This article was originally published on Domus 1036, June 2019.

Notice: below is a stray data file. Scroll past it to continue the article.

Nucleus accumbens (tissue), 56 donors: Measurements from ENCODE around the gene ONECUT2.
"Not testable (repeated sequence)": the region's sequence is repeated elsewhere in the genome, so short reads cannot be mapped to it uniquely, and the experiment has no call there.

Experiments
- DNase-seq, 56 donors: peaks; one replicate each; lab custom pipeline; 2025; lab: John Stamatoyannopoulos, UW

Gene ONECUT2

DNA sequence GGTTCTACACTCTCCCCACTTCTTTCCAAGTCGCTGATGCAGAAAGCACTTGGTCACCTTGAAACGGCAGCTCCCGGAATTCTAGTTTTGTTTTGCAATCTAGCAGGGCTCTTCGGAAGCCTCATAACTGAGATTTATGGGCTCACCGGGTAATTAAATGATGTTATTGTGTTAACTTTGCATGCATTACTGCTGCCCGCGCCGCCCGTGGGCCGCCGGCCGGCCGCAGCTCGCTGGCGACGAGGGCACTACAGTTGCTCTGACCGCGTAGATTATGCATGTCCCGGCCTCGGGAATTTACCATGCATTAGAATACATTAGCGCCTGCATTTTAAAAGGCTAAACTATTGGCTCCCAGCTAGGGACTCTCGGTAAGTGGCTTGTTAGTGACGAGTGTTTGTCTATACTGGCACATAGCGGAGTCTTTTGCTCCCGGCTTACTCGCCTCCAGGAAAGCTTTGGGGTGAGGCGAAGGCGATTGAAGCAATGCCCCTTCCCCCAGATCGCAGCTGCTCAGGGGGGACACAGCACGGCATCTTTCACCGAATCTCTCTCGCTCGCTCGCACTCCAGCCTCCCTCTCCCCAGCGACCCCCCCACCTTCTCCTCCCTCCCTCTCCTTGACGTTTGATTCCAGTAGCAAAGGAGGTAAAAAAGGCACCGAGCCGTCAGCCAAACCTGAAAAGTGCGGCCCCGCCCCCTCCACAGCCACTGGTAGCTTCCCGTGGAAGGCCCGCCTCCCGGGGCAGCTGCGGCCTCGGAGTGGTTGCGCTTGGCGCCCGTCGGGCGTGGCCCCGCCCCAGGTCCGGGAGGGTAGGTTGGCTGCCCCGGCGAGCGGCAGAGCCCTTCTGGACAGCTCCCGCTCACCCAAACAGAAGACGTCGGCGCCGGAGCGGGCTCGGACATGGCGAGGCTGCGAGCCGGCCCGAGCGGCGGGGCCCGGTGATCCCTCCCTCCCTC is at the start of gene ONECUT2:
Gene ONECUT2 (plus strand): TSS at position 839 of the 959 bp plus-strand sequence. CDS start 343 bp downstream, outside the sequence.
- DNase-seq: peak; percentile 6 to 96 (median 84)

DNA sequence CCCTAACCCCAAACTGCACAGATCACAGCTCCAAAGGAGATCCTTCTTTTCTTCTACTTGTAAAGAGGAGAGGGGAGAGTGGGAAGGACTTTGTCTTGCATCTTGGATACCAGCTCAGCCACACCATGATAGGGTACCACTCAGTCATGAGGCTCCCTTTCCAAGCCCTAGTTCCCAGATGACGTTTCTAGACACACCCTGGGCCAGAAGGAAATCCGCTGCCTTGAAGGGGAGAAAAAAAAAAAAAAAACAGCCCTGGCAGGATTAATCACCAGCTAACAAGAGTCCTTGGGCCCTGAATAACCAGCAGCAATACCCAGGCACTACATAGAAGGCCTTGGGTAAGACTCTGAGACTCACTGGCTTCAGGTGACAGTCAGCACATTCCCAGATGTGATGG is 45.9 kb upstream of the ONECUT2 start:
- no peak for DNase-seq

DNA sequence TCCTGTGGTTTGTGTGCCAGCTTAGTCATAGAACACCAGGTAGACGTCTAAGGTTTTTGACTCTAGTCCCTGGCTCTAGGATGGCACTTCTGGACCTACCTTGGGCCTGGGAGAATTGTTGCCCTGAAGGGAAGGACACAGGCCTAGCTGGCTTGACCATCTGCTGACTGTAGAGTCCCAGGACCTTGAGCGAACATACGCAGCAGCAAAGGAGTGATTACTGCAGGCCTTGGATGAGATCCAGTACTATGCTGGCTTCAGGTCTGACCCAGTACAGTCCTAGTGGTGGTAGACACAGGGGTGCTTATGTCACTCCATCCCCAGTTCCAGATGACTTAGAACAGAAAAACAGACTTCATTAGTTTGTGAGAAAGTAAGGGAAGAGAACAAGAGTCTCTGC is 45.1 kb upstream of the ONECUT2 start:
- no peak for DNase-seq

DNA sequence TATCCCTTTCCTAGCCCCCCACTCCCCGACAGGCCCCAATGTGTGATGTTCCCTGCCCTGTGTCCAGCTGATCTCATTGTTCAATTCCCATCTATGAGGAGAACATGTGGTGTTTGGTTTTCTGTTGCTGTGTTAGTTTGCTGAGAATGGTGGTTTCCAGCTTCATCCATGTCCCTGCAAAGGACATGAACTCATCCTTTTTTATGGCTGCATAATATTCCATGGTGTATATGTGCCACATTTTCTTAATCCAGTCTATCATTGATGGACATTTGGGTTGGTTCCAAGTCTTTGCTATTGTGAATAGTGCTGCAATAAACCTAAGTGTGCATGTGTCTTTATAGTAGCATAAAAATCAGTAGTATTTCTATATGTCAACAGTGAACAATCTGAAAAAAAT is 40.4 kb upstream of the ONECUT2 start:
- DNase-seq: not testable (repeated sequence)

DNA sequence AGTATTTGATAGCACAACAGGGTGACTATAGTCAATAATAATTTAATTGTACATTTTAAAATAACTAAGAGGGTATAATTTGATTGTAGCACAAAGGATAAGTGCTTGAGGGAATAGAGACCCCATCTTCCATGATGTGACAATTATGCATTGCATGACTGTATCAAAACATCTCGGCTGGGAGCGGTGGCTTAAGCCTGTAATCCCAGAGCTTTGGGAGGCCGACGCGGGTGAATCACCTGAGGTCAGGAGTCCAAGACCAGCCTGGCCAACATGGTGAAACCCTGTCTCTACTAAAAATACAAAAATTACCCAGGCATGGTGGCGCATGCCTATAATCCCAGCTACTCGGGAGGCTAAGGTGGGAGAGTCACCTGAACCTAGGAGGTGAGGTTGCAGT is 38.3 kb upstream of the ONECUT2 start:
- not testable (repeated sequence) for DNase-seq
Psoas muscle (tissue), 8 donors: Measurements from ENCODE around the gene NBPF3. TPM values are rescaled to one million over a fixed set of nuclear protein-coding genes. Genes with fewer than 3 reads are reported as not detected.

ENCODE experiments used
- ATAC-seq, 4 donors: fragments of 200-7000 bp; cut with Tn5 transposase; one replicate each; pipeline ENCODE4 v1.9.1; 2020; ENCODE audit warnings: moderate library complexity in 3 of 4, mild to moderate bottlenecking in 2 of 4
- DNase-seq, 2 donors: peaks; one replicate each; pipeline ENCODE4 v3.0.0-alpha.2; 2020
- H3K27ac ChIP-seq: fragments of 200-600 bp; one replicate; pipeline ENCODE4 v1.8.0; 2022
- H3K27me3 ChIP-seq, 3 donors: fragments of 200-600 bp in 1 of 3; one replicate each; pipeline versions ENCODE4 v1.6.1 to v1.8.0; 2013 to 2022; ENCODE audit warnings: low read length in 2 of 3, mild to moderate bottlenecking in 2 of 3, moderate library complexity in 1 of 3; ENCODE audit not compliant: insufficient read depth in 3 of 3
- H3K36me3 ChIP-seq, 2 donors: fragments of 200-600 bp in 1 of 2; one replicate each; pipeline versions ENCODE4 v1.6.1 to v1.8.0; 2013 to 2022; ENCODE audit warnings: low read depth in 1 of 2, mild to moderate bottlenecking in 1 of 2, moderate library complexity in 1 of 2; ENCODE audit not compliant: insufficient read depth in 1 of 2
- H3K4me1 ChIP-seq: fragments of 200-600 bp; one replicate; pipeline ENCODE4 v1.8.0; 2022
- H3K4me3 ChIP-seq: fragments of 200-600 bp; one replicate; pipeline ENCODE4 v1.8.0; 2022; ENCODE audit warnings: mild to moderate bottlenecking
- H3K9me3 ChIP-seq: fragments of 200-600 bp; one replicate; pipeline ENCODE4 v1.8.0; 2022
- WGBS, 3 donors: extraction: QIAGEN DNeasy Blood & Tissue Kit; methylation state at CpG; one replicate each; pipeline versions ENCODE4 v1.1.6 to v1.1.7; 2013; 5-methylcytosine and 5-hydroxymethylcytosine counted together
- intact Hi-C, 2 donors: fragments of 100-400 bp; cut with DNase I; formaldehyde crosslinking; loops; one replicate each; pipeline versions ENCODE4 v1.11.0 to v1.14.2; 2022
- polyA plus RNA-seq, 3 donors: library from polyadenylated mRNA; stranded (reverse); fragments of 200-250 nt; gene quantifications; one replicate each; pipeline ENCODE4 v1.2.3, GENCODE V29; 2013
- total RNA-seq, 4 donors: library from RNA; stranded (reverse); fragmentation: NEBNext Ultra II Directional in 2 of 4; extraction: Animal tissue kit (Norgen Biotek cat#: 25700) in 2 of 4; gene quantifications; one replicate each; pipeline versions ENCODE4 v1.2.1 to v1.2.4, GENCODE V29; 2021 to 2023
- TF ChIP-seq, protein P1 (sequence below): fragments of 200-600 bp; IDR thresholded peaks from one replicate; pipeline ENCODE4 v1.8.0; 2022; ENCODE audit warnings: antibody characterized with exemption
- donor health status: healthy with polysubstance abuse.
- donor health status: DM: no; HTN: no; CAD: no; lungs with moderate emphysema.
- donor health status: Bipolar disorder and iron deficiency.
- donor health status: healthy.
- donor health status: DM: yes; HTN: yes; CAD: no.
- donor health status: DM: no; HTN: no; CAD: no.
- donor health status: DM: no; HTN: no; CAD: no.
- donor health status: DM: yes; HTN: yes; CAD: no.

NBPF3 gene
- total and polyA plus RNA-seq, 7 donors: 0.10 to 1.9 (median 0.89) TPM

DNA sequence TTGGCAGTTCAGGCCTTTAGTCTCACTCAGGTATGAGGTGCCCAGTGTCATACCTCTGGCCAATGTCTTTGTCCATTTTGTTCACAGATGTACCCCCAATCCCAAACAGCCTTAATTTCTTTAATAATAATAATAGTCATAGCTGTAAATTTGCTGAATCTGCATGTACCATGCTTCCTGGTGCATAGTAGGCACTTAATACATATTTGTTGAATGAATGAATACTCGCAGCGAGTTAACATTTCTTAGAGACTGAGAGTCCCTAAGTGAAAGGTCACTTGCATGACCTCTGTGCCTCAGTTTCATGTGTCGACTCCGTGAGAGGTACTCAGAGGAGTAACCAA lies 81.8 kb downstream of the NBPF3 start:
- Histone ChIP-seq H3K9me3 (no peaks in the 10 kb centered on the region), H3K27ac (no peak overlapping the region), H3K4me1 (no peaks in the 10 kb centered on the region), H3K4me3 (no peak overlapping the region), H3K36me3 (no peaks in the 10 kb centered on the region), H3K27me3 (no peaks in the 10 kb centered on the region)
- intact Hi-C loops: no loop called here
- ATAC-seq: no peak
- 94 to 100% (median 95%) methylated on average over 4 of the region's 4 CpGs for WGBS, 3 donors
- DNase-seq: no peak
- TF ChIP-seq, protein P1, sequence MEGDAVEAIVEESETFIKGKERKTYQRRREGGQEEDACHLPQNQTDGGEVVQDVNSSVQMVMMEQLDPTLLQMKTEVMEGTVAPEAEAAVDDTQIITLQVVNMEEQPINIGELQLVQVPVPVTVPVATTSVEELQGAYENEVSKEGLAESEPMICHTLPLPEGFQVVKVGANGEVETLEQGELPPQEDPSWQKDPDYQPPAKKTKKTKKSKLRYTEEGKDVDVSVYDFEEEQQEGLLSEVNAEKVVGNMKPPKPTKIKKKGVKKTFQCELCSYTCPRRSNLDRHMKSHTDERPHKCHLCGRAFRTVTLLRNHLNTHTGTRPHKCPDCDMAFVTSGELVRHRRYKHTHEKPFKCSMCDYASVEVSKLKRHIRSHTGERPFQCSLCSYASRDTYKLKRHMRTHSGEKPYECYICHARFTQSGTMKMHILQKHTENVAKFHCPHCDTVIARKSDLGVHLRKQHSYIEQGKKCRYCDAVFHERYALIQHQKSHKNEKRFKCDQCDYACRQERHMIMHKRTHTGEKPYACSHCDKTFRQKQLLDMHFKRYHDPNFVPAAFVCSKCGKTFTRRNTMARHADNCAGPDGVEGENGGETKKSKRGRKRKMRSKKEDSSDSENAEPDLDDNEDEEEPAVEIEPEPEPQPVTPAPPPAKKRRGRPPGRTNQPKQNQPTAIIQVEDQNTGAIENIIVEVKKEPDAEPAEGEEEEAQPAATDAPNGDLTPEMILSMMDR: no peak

If urban growth is a key factor in social development today, can we still speak of a frontier? Rapidly growing countries suggest we can. Just 45 years since Robert Adams’s seminal work in the west of the United States, Leah Kennedy shifts the physical and conceptual boundaries of the New West to Namibia. Here, overflying the new periphery of one of the country’s most populous towns, the Australian photographer sets her version of a myth: that of the borderlands, anthropologically and iconographically impossible to curb. A boundary not only between city and desert, untamed lands and supposed civilisation, adversity and persistence, but also between what can be represented and what our mind reconstructs: potentially endless extension, heightened by diagonal vanishing points and the limits of the image itself, of our spirit of colonisation.